Occasionally I come across a tax subject that is actually interesting (honestly) as well as useful, not only to my clients but also the readers of this blog.
It is the time of year when after the Turkey has been eaten, Her Majesty has spoken and Trivial Pursuits are not trivial; that some of us will be browsing Autotrader on our new ipad / tablet that we opened only a few hours before…
Before you get too carried away and start arranging test drives in the week before Christmas and New Year you need to think about the tax implications. Practicing a little caution in this instance really can save you a fortune. If you own your company (and it is a company not a sole trader), you are in the enviable position of choosing whether or not to purchase a car personally or through your company.
Taking the personal route?
If you do choose the personal option you can charge the company mileage at a rate of up to 45p / mile for the first 10,000, and then 25p / mile thereafter. So for 15,000 business miles (an accurate log book must be kept) you can charge the company £5,750 a year (£480 a month). This includes the entire running cost of the car – such as servicing, fuel, repairs, finance payments etc. The company then gets tax relief on this amount, so the true cash cost to the company is £4,600.
Understand the rules.
One of my pet hates about company car rules is that the value of the car is taken with reference to its list price when first registered. In other words – a 10 year old, 5th hand car for £5,000 will be taxed as if it is a new car and the list price for the calculation could be £30,000 – obviously depending on the car – this simply feels unfair, especially if you like nice second hand cars like me!
Consider potential CO2 emissions…
If a 3 year old BMW 520d takes your fancy, then the list price is around £29,250. This figures is then multiplied by the appropriate percentage which depends on the cars CO2 emissions, these can be found either on the V5 log book, or from the following website www.gov.uk/get-vehicle-information-from-dvla.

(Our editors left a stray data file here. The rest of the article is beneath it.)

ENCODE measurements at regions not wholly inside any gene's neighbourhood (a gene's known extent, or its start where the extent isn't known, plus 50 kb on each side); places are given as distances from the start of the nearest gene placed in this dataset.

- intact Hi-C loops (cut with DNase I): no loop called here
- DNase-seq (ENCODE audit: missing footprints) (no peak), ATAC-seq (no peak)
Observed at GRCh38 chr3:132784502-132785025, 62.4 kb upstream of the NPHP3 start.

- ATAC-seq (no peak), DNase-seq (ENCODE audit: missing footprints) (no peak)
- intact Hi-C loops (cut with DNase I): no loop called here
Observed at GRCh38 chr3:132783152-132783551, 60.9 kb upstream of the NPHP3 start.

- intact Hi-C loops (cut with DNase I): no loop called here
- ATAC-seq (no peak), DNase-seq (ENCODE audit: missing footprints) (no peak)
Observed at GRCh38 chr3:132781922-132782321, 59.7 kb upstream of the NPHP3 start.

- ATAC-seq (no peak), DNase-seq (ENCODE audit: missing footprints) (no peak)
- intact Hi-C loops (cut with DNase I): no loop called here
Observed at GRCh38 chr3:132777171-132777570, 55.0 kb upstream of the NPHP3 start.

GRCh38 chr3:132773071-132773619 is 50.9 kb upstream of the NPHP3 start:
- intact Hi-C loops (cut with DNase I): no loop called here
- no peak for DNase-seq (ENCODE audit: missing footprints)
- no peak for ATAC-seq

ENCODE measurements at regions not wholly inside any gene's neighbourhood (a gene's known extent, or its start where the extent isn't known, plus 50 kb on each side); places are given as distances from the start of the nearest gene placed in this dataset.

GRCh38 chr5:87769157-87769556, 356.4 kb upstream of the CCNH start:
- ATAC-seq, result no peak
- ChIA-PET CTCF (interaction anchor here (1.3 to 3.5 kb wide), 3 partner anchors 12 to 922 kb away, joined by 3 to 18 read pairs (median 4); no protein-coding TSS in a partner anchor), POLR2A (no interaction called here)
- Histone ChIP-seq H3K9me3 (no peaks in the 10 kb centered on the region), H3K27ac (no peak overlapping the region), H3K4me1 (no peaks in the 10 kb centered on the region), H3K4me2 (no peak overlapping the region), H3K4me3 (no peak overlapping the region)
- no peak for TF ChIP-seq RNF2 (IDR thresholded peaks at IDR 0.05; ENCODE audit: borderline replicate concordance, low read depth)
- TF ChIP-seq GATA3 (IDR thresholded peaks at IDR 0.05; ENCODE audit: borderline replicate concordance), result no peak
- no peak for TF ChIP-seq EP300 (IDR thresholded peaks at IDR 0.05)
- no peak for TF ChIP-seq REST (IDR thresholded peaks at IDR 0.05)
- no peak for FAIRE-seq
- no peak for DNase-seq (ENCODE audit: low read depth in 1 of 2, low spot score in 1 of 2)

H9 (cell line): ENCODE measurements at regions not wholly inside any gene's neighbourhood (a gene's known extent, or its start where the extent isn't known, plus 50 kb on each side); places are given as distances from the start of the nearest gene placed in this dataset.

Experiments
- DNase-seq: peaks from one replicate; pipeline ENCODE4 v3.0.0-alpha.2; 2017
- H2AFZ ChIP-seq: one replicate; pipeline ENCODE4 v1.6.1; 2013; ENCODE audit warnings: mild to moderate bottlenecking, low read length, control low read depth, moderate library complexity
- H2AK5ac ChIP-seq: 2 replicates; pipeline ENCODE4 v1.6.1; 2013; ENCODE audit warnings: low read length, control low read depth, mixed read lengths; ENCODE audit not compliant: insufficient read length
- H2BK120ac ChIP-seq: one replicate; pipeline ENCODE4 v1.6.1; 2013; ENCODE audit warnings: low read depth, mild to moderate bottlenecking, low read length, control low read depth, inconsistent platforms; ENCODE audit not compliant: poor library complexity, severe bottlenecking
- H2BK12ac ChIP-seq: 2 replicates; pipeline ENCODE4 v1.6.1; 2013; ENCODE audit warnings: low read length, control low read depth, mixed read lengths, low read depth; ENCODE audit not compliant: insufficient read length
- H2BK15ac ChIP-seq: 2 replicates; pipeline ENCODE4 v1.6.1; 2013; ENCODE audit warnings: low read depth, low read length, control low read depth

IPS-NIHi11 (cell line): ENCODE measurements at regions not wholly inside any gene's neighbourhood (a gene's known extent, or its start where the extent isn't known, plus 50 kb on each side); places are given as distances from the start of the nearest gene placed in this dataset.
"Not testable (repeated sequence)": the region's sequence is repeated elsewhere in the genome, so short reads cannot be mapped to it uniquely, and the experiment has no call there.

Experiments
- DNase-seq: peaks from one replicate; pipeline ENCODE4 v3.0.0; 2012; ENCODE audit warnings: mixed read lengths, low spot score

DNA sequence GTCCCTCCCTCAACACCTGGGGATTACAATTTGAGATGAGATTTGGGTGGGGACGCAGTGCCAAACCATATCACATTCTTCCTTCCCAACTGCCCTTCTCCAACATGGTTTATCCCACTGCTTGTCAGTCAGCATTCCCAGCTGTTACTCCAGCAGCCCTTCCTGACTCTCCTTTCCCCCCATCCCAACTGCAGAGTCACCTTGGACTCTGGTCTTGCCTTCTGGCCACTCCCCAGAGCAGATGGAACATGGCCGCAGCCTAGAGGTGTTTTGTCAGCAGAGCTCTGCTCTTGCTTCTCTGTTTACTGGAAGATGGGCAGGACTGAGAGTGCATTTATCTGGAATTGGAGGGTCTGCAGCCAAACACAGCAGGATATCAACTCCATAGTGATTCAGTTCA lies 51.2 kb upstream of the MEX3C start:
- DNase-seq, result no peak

For 2016 / 2017, there is a starting point of 16% for cars with CO2 emissions over 95g/km. The percentage increases by 1% for every 5g/km, up to a maximum of 37%.
In our example of a BMW with emissions of 109g/km, the relevant percentage for 2016 / 2017 is 18% of the original price of £29,250 = £5,265. This is the addition to your salary, so you will be taxed at your marginal rate of 20%, 40% or 45%. Bear in mind that the company still needs to purchase and maintain the car. Fuel is based on a set figure of (for 2016 / 2017) £22,200 which at 18% = £3,996. Therefore the cost of having this particular car “fully expensed” is £9,261.00 at your marginal rate. There will also be a further charge of National Insurance for the company of 13.8% (same rate as employers NI). As you can see, the tax permutations are endless. It depends on the age and type of car, the CO2 emissions, the list price, the number of business miles you can recharge and so on.
So should it be business or personal?
Generally unless you are going for a purely electric car that doesn’t emit CO2 or one that is extremely frugal like a Nissan Leaf, I would generally anticipate it being more tax advantageous to purchase the car personally.
Every situation is unique, so if we can tempt you to wait until the New Year then we would be happy to talk the details through with you. If you would like to speak to us before purchasing a company car – or any other accounting issues – contact the team on 01904 787973 to book a free first consultation.
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